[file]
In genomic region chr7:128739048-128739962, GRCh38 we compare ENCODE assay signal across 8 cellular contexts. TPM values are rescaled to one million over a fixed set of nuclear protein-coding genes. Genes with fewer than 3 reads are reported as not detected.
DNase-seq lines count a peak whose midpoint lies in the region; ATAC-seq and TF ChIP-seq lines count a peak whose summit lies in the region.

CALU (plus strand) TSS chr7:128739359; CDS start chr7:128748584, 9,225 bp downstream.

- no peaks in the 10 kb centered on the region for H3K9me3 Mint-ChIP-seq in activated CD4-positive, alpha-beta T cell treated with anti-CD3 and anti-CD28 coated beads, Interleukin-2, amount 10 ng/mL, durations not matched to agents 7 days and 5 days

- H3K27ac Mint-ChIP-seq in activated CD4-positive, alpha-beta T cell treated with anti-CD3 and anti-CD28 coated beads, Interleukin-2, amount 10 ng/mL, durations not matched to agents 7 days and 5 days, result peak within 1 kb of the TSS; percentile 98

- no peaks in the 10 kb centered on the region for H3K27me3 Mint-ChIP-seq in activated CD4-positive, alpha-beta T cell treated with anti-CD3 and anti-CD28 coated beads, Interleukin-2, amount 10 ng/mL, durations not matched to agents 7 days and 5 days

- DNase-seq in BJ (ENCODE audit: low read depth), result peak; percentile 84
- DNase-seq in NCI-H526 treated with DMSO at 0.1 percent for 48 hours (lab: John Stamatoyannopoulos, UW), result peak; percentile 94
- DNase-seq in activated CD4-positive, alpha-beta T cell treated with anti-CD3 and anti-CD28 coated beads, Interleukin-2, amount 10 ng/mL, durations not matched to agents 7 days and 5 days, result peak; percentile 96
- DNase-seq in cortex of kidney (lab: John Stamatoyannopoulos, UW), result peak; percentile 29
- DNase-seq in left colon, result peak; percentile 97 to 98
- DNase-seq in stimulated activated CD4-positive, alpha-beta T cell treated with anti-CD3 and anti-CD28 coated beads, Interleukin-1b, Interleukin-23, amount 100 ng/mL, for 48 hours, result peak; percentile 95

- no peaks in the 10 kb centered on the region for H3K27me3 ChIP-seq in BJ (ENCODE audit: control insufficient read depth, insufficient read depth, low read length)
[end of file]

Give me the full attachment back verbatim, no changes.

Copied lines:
In genomic region chr7:128739048-128739962, GRCh38 we compare ENCODE assay signal across 8 cellular contexts. TPM values are rescaled to one million over a fixed set of nuclear protein-coding genes. Genes with fewer than 3 reads are reported as not detected.
DNase-seq lines count a peak whose midpoint lies in the region; ATAC-seq and TF ChIP-seq lines count a peak whose summit lies in the region.

CALU (plus strand) TSS chr7:128739359; CDS start chr7:128748584, 9,225 bp downstream.

- no peaks in the 10 kb centered on the region for H3K9me3 Mint-ChIP-seq in activated CD4-positive, alpha-beta T cell treated with anti-CD3 and anti-CD28 coated beads, Interleukin-2, amount 10 ng/mL, durations not matched to agents 7 days and 5 days

- H3K27ac Mint-ChIP-seq in activated CD4-positive, alpha-beta T cell treated with anti-CD3 and anti-CD28 coated beads, Interleukin-2, amount 10 ng/mL, durations not matched to agents 7 days and 5 days, result peak within 1 kb of the TSS; percentile 98

- no peaks in the 10 kb centered on the region for H3K27me3 Mint-ChIP-seq in activated CD4-positive, alpha-beta T cell treated with anti-CD3 and anti-CD28 coated beads, Interleukin-2, amount 10 ng/mL, durations not matched to agents 7 days and 5 days

- DNase-seq in BJ (ENCODE audit: low read depth), result peak; percentile 84
- DNase-seq in NCI-H526 treated with DMSO at 0.1 percent for 48 hours (lab: John Stamatoyannopoulos, UW), result peak; percentile 94
- DNase-seq in activated CD4-positive, alpha-beta T cell treated with anti-CD3 and anti-CD28 coated beads, Interleukin-2, amount 10 ng/mL, durations not matched to agents 7 days and 5 days, result peak; percentile 96
- DNase-seq in cortex of kidney (lab: John Stamatoyannopoulos, UW), result peak; percentile 29
- DNase-seq in left colon, result peak; percentile 97 to 98
- DNase-seq in stimulated activated CD4-positive, alpha-beta T cell treated with anti-CD3 and anti-CD28 coated beads, Interleukin-1b, Interleukin-23, amount 100 ng/mL, for 48 hours, result peak; percentile 95

- no peaks in the 10 kb centered on the region for H3K27me3 ChIP-seq in BJ (ENCODE audit: control insufficient read depth, insufficient read depth, low read length)